Job growth slowed unexpectedly in November to the weakest pace since the summer “soft patch,” the government said Friday, capping a flurry of data that point to a slowing expansion and modest Christmas retail season.
Employers added 112,000 jobs in November, the Labor Department said, well short of the 200,000 or more that many analysts expected. The unemployment rate was “essentially unchanged,” the department said, dropping to 5.4 percent from 5.5 percent.
“On pretty much every level, this was a weak report,” said Bill Cheney, chief economist of John Hancock Financial Services. Average hourly earnings rose only a penny to $15.83, and the typical manufacturing workweek fell for a third consecutive month.
“I think we have to reserve judgment about what this report means for the economy as a whole,” Hancock said in a written comment. “It's weak enough to raise concerns, but not weak enough to prove anything bad.”
Dr. Sung Won Sohn, chief economist of Wells Fargo, agreed that “it is too early to be pessimistic,” especially after a blowout month of employment gains in October that was boosted by hurricane cleanup and rebuilding in the Southeast.
The disappointing report is unlikely to deter Federal Reserve Chairman Alan Greenspan and his policy-making colleagues, who are expected to raise short-term interest rates another quarter-point when they hold their final scheduled meeting of the year Dec. 14.
That would bring the key overnight rate to 2.25 percent, compared with its historic low of 1 percent when the central bank began tightening credit in June. Most Fed watchers expect central bankers to raise rates again February 2, when they conclude their first meeting of 2005.
“It becomes questionable after that,” said Mary Ann Hurley, a bond trader at D.A. Davidson in Seattle. “This very weak jobs report today just calls into question how strong the economy really is, and whether the consumer can really continue to spend the way they have been spending.”
The weak November job growth, combined with a bumpy start to the Christmas season, have tempered expectations for retail sales.
Overall, chain store sales rose a modest 1.7 percent over November 2003 levels, according to data collected by the International Council of Shopping Centers. Michael Niemira, the trade group’s chief economist, predicted sales will accelerate in December. But he lowered his forecast for the two-month holiday season, saying chain stores on average will see sales rise a modest 2.5 to 3 percent.
In another potentially gloomy sign for retailers, consumer confidence fell unexpectedly for a fourth straight month, a business research group said this week.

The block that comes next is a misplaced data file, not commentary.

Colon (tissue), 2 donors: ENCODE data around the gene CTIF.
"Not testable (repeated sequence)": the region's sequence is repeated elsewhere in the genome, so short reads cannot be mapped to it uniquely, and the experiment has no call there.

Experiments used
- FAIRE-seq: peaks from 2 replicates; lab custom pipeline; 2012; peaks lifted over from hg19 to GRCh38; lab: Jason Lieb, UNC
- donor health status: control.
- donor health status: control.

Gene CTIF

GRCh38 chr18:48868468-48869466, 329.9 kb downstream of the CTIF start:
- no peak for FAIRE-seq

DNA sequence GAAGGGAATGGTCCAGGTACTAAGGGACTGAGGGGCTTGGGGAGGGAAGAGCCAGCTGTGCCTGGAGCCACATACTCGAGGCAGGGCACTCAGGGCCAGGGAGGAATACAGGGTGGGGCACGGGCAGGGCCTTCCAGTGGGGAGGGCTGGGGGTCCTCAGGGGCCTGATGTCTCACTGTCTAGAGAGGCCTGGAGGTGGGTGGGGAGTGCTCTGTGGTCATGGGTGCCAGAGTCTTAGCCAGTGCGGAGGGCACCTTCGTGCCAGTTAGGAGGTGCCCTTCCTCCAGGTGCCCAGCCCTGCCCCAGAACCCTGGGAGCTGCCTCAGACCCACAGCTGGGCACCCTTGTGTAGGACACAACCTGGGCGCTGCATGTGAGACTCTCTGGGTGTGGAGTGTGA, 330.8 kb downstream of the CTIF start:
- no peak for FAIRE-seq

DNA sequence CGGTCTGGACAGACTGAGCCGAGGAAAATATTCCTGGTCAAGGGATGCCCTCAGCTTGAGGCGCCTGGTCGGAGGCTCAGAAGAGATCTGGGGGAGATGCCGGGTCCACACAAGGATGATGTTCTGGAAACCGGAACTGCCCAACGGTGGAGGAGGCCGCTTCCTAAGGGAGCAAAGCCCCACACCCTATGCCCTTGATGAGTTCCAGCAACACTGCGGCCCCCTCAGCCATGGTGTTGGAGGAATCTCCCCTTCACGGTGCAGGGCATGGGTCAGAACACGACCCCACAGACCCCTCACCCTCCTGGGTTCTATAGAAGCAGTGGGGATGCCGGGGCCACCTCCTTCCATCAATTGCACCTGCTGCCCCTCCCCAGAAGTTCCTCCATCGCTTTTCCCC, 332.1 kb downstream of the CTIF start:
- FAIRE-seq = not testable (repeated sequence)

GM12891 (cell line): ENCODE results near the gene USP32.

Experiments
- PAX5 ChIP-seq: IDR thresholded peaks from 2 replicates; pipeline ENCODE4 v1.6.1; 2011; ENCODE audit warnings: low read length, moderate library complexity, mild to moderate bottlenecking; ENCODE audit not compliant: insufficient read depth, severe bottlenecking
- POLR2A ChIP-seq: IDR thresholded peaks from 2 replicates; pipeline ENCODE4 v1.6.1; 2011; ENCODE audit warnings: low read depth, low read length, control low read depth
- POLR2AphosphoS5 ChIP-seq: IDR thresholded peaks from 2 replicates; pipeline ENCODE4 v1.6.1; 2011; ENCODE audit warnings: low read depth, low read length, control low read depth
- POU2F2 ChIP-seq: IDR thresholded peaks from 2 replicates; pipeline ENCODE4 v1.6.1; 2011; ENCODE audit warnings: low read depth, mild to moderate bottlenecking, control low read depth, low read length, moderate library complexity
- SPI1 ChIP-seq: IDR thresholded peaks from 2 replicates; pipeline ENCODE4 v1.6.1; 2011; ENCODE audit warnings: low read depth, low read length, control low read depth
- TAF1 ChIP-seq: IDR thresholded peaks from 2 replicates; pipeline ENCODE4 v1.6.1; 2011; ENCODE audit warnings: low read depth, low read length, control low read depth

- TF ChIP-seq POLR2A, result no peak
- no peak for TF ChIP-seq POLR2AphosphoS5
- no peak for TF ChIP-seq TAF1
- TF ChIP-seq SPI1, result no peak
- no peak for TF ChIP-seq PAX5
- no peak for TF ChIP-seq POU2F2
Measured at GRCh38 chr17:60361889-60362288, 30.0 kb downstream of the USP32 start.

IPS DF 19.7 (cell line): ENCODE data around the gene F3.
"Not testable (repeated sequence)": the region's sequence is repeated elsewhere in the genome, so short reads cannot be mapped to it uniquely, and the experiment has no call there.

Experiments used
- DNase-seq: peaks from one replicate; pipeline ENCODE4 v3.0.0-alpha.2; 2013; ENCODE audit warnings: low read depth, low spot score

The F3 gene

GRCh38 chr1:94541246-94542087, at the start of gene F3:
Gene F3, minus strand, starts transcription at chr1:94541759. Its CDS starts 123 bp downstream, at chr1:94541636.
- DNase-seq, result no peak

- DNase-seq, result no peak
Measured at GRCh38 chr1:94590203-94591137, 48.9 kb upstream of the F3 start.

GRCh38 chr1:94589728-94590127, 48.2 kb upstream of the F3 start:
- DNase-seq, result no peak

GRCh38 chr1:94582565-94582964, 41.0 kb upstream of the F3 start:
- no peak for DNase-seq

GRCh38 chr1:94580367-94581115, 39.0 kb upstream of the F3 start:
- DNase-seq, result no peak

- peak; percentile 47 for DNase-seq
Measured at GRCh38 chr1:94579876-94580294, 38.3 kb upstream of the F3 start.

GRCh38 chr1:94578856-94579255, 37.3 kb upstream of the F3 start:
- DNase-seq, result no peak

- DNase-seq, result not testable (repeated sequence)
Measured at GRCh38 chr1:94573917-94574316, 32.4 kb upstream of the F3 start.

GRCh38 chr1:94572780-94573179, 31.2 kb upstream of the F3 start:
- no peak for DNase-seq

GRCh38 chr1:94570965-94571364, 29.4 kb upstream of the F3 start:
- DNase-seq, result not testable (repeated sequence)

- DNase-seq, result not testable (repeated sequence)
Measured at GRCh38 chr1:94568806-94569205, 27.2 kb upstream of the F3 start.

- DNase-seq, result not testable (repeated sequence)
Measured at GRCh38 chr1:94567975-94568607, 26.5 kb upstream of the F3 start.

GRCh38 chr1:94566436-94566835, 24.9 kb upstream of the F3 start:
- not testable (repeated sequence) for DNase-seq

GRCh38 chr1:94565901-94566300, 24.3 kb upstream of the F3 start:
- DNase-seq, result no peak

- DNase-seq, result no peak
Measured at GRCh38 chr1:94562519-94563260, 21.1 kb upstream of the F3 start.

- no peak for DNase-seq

“It’s not going to be a debt-fueled binge of spending by any means,” said Jeff Kleintop, chief investment strategist for PNC Advisors, referring to the Christmas season. “People just aren’t feeling that comfortable about the state of the economy or interest rates to spend that much.”
The economy has added a respectable 2 million jobs over the first 11 months of the year, or an average 185,000 a month, which is consistent with an economy growing at its long-term average rate of about 3.5 percent. Last year employment was virtually unchanged as the economy struggled to rebound from two years of steep job losses that continued even after a relatively mild recession.
But last year the economy also benefited from a tailwind provided by a large federal tax cut and the lowest interest rates, which triggered a wave of mortgage refinancing that left many homeowners with cash in their pockets. Those factors are missing this year, and many consumers, especially in lower income brackets, are struggling with persistently higher energy prices.
Nevertheless stock prices have been on a tear, reflecting relief after a relatively smooth election and a bounceback after a summer downturn, said Kleintop.
The broad S&P 500 is up 9 percent since late October, and the tech-heavy Nasdaq composite index has surged 13 percent in less than two months.
“You have to give the economy credit for making it through this year,” given the reduced stimulus, uncertainty over the election and the Iraq war, and sharp increase in oil prices, Kleintop said. “The economy hung in there, but next year I think it becomes even tougher sledding.”
He cautioned that the economy is vulnerable to a further decline in the value of the dollar and sharply higher interest rates, especially considering that economists expect slower growth next year and possibly in 2006.
“There is a reason we haven’t seen a dramatic run-up in employment,” said Douglas Duncan, chief economist of the Mortgage Bankers Association of America. “The effects of the tax cuts are waning, and consumers are facing an effective tax increase in energy. … We don’t see exactly where the degree of growth is going to come from that would push the (gross domestic product) faster than 3.2 or 3.5 percent.”
That would be “still a decent year,” but a slowdown from the projected 4 percent growth this year.
The White House noted that new jobs have been created for 15 straight months. “The economy is continuing to grow stronger with more than 2 million jobs created this year,” said spokesman Scott McClellan. “The president’s economic policies are working.”